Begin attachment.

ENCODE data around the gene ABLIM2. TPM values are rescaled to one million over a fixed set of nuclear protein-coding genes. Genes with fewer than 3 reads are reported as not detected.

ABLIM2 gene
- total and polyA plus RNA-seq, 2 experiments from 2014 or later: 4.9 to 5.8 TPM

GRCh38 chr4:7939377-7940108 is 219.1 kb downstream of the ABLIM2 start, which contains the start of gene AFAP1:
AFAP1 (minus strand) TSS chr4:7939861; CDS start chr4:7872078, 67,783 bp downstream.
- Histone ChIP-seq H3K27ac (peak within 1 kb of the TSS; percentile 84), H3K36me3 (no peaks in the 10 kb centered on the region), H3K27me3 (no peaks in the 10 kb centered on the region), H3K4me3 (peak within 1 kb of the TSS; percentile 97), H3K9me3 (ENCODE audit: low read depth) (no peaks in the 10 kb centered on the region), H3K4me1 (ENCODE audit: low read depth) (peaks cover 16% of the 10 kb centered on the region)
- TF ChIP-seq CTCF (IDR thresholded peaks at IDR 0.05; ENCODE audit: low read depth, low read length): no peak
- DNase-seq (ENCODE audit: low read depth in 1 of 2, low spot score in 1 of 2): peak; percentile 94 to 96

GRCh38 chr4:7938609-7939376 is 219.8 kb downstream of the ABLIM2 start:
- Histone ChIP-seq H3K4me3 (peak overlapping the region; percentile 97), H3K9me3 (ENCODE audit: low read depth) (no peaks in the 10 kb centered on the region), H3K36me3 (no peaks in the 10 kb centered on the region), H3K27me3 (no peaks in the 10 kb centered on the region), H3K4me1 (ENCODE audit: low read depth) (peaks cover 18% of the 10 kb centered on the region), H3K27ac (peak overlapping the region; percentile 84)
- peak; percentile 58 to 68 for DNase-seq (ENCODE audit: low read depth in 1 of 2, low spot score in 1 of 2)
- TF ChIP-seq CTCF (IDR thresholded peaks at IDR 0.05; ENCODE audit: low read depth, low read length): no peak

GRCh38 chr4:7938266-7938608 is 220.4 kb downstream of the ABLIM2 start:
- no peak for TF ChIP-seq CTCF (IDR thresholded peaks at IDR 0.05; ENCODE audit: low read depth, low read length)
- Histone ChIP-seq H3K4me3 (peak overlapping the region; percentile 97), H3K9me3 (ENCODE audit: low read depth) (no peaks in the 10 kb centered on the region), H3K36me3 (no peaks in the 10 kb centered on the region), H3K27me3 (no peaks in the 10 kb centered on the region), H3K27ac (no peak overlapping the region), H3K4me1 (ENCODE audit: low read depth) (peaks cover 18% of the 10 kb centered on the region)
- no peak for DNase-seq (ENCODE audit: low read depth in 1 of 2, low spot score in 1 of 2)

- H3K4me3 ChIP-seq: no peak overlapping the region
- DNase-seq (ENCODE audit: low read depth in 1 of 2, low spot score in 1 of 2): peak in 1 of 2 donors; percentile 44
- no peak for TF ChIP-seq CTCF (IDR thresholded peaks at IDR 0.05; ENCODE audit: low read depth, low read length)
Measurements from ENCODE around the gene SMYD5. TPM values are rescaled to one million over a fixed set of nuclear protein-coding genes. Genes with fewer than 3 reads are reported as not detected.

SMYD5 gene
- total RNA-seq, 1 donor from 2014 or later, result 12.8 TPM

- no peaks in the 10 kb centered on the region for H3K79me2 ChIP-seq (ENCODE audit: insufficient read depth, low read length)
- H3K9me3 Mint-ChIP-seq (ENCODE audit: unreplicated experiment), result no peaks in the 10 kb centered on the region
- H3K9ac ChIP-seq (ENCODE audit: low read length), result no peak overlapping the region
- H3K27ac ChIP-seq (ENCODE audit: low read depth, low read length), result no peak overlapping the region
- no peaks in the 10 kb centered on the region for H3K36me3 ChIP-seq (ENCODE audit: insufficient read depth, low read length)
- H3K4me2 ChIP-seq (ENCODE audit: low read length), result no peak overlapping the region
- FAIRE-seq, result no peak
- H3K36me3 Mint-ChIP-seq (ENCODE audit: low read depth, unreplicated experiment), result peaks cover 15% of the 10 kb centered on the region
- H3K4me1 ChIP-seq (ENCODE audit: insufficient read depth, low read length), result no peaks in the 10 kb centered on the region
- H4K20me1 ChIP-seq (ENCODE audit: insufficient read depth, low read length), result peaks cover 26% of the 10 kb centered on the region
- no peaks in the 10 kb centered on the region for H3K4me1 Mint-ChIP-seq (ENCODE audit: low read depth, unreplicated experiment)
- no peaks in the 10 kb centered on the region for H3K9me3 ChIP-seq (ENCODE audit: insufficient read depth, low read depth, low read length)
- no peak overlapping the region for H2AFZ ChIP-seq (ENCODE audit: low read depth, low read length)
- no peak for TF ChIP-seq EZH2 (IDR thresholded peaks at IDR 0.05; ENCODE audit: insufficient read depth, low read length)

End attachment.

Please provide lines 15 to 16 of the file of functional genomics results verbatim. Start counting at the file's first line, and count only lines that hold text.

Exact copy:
- Histone ChIP-seq H3K4me3 (peak overlapping the region; percentile 97), H3K9me3 (ENCODE audit: low read depth) (no peaks in the 10 kb centered on the region), H3K36me3 (no peaks in the 10 kb centered on the region), H3K27me3 (no peaks in the 10 kb centered on the region), H3K27ac (no peak overlapping the region), H3K4me1 (ENCODE audit: low read depth) (peaks cover 18% of the 10 kb centered on the region)
- no peak for DNase-seq (ENCODE audit: low read depth in 1 of 2, low spot score in 1 of 2)